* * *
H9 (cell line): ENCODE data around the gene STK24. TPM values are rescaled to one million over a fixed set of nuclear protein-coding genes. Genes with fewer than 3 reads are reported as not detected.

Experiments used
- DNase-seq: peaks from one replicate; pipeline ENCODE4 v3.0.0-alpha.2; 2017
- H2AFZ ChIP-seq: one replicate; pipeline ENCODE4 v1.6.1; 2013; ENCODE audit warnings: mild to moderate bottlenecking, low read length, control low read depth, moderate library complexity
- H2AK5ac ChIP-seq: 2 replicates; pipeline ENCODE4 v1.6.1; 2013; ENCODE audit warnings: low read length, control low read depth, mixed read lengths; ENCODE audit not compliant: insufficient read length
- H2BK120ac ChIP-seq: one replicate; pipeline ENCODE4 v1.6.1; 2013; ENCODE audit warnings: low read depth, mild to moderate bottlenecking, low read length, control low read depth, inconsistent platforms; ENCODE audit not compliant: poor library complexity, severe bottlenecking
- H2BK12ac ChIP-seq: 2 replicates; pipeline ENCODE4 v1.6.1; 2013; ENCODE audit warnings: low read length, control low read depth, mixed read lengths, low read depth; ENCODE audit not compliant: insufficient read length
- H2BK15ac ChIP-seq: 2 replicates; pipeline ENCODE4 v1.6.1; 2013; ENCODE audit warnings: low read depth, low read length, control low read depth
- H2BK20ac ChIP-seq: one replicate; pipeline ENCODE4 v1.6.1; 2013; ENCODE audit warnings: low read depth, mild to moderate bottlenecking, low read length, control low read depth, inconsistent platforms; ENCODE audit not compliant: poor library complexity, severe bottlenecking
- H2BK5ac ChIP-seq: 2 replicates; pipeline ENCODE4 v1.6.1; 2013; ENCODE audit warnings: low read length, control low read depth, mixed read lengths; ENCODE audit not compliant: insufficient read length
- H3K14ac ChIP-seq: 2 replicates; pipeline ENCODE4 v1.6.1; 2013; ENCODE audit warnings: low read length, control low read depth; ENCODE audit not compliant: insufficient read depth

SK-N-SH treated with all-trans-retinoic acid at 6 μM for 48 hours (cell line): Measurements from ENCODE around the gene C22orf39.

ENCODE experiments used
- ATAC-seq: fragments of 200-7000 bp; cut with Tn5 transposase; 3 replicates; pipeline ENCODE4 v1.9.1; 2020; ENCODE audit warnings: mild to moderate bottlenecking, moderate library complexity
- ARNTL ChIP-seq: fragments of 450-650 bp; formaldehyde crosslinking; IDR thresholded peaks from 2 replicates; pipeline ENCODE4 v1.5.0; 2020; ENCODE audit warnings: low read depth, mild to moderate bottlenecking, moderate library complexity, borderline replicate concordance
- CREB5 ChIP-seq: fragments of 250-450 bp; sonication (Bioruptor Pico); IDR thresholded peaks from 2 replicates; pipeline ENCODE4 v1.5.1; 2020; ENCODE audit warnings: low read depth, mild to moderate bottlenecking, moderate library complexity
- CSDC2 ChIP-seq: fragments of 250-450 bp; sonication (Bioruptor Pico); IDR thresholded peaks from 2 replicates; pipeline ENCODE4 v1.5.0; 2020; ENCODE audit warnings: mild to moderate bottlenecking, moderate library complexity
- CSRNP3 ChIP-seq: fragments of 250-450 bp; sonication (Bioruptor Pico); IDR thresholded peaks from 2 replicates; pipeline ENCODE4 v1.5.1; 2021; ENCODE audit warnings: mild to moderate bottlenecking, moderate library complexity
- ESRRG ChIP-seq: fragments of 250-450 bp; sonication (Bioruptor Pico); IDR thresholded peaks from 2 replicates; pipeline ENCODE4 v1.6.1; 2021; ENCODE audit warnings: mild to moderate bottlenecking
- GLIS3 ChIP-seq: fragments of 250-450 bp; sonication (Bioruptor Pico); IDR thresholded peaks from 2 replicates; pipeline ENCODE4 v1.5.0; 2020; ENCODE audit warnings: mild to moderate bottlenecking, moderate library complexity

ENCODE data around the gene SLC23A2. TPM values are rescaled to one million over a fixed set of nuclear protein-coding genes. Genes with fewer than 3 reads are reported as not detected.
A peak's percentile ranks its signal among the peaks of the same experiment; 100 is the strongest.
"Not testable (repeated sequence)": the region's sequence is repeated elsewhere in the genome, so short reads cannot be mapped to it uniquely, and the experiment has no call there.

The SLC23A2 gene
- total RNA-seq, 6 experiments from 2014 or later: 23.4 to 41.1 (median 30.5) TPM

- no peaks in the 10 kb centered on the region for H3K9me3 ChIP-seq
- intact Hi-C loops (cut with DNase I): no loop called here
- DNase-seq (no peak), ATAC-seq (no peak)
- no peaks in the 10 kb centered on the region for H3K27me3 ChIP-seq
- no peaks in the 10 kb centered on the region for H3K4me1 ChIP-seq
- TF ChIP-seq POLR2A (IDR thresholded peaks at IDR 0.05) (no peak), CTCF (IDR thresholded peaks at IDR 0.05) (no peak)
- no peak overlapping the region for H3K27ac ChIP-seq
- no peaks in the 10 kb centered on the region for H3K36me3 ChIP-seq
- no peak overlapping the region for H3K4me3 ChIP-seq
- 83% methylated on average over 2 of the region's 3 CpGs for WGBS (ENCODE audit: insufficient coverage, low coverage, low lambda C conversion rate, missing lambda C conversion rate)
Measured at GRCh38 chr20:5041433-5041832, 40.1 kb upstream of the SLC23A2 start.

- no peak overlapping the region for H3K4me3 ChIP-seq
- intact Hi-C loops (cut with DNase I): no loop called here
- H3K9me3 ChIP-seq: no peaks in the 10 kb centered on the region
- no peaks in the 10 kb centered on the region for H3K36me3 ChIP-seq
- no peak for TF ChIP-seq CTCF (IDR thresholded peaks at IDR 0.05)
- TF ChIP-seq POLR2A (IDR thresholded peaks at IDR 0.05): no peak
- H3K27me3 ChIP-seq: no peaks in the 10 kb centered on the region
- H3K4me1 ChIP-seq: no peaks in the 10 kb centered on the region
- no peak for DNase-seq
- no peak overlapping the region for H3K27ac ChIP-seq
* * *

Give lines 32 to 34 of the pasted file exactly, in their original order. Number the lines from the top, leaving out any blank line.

- no peak overlapping the region for H3K27ac ChIP-seq
- no peaks in the 10 kb centered on the region for H3K36me3 ChIP-seq
- no peak overlapping the region for H3K4me3 ChIP-seq